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Symbol Ke
Atomic number 157
Pronunciation /'kel•vin• üm/
Named after Lord Kelvin
Name in Saurian Bocladim (Bo)
Systematic name Unpentseptium (Ups)
Location on the periodic table
Group 3
Period 8
Family Scandium family
Series Kelvinide series
Coordinate 7d1
Element above Kelvinum Lawrencium
Element left of Kelvinum Hawkinium
Element right of Kelvinum Amperium
Atomic properties
Subatomic particles 604
Atomic mass 450.7414 u, 748.4736 yg
Atomic radius 122 pm, 1.22 Å
Covalent radius 138 pm, 1.38 Å
van der Waals radius 193 pm, 1.93 Å
Nuclear properties
Nucleons 447 (157 p+, 290 no)
Nuclear ratio 1.85
Nuclear radius 9.14 fm
Half-life 371.63 ms
Decay mode Spontaneous fission
Decay product Various
Electronic properties
Electron notation 157-8-24
Electron configuration [Og] 5g18 6f14 7d3 8s2 8p2
Electrons per shell 2, 8, 18, 32, 50, 32, 11, 4
Oxidation states −1, 0, +1, +2, +3, +4, +5, +6, +7
(a mildly acidic oxide)
Electronegativity 1.25
First ionization energy 453.2 kJ/mol, 4.697 eV
Electron affinity 41.1 kJ/mol, 0.426 eV
Physical properties
Bulk properties
Molar mass 450.741 g/mol
Molar volume 15.818 cm3/mol
Density 28.495 g/cm3
Atomic number density 1.34 × 1021 g−1
3.81 × 1022 cm−3
Average atomic separation 297 pm, 2.97 Å
Speed of sound 4106 m/s
Magnetic ordering Metamagnetic
Crystal structure Face-centered cubic
Color Blue
Phase Solid
Thermal properties
Melting point 1335.03 K, 2403.05°R
1061.88°C, 1943.38°F
Boiling point 2243.97 K, 4039.14°R
1970.82°C, 3579.47°F
Liquid range 908.94 K, 1636.08°R
Liquid ratio 1.68
Triple point 1334.83 K, 2402.69°R
1061.68°C, 1943.02°F
@ 4.1866 Pa, 0.031402 torr
Critical point 5350.14 K, 9630.26°R
5076.99°C, 9170.59°F
@ 416.4821 MPa, 4110.372 atm
Heat of fusion 13.309 kJ/mol
Heat of vaporization 252.256 kJ/mol
Heat capacity 0.05272 J/(g•K), 0.09490 J/(g•°R)
23.765 J/(mol•K), 42.777 J/(mol•°R)
Abundance in the universe
By mass Relative: 3.38 × 10−32
Absolute: 1.13 × 1021 kg
By atom 1.97 × 10−33

Kelvinum is the provisional non-systematic name of a theoretical element with the symbol Ke and atomic number 157. Kelvinum was named in honor of Lord Kelvin (1824–1907), who developed the thermodynamic temperature, thus the Kelvin scale. This element is known in the scientific literature as unpentseptium (Ups), dvi-lutetium, or simply element 157. Kelvinum which is the fifth d-block series of the periodic table, and is the heaviest member of the scandium family (below scandium, yttrium, lutetium, and lawrencium); this element is located in the periodic table coordinate 7d1.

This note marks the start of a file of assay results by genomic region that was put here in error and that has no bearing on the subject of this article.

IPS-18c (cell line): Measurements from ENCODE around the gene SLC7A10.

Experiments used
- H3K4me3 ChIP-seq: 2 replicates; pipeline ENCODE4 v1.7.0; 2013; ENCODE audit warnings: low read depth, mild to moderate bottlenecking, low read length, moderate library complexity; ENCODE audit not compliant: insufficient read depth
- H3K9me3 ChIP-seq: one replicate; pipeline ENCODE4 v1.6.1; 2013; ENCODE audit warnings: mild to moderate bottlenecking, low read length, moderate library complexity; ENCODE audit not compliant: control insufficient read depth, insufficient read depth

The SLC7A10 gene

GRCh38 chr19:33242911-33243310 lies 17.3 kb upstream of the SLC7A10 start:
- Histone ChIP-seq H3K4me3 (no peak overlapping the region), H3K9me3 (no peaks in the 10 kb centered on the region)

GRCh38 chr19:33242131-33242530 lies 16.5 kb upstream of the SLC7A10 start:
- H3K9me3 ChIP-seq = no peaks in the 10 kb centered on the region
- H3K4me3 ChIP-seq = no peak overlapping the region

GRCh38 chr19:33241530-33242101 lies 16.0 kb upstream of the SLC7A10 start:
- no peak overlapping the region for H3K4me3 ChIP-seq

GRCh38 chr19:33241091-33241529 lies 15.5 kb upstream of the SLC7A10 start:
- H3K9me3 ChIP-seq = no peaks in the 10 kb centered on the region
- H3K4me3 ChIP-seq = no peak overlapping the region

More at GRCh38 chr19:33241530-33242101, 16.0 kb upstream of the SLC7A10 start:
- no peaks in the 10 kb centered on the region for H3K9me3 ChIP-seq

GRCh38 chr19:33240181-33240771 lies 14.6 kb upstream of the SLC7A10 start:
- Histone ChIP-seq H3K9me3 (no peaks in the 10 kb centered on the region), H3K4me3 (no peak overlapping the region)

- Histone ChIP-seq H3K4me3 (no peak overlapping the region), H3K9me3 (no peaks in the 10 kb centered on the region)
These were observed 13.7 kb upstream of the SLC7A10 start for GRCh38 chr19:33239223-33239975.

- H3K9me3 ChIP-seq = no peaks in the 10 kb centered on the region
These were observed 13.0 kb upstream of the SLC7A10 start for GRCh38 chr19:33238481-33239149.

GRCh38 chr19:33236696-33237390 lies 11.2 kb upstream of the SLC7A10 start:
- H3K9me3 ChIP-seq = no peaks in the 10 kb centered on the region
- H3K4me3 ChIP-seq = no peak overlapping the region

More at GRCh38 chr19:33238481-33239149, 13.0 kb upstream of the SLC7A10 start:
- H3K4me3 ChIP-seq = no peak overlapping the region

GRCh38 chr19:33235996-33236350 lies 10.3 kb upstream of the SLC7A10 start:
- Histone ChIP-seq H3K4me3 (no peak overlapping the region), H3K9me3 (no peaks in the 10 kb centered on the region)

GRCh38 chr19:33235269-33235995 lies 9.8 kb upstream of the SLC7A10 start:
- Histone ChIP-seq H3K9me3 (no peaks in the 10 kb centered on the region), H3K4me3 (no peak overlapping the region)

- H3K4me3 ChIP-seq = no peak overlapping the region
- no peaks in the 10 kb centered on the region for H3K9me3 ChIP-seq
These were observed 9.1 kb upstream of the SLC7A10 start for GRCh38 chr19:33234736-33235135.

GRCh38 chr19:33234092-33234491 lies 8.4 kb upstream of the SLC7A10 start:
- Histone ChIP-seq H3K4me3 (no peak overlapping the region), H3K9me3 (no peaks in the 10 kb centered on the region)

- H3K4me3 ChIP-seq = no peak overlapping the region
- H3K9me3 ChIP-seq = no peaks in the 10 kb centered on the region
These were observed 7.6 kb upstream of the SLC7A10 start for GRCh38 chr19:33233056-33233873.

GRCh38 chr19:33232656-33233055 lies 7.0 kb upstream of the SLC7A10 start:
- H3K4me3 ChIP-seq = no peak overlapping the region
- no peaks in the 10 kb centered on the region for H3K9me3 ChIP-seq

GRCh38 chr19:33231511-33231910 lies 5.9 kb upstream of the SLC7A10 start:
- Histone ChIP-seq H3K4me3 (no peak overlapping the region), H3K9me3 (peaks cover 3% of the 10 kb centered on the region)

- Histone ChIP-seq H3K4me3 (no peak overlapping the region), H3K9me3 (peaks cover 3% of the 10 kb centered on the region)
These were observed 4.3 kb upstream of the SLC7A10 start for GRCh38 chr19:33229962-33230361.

Atomic properties Edit

Kelvinum has 157 protons, hence its atomic number, and 290 neutrons to make up the atomic nucleus, corresponding to its nucleus:proton ratio of 1.85 and mass number 447. In the space surrounding the nucleus, there are 8 energy levels where 157 electrons reside. As expected for the periodic table, there are three electrons in the 7d orbital. The atomic mass is 450.741 daltons, 99.98% of its mass makeup the nucleus.

Isotopes Edit

Like every other element heavier than lead, kelvinum has no stable isotopes. The longest-lived isotope is 447Ke with a fission half-life of 371.6 milliseconds.

Ke → 279
Bh + 120
Sn + 48 1
Ke → 247
Bk + 90
Zr + 40
Ca + 70 1

There are metastable isomers of kelvinum, the longest is 444m1Ke with a half-life of 4.31 minutes while 444m2Ke has a half-life of 3.08 minutes, which are 700 and 500 times longer than the most stable ground state isotope, respectively.

Chemical properties and compounds Edit

Like other members of the scandium family, +3 is the most stable oxidation state, due to occupying d-orbital containing three electrons. With its most stable state, kelvinum can form binary pnictides as well as sesquichalcides and trihalides, thus it is most stable as ions in solutions. Kelvinum can also form compounds with other oxidation states with maximum possible oxidation state is +7 and its minimum is −1, with the latter used to achieve full 7d3/2 suborbital.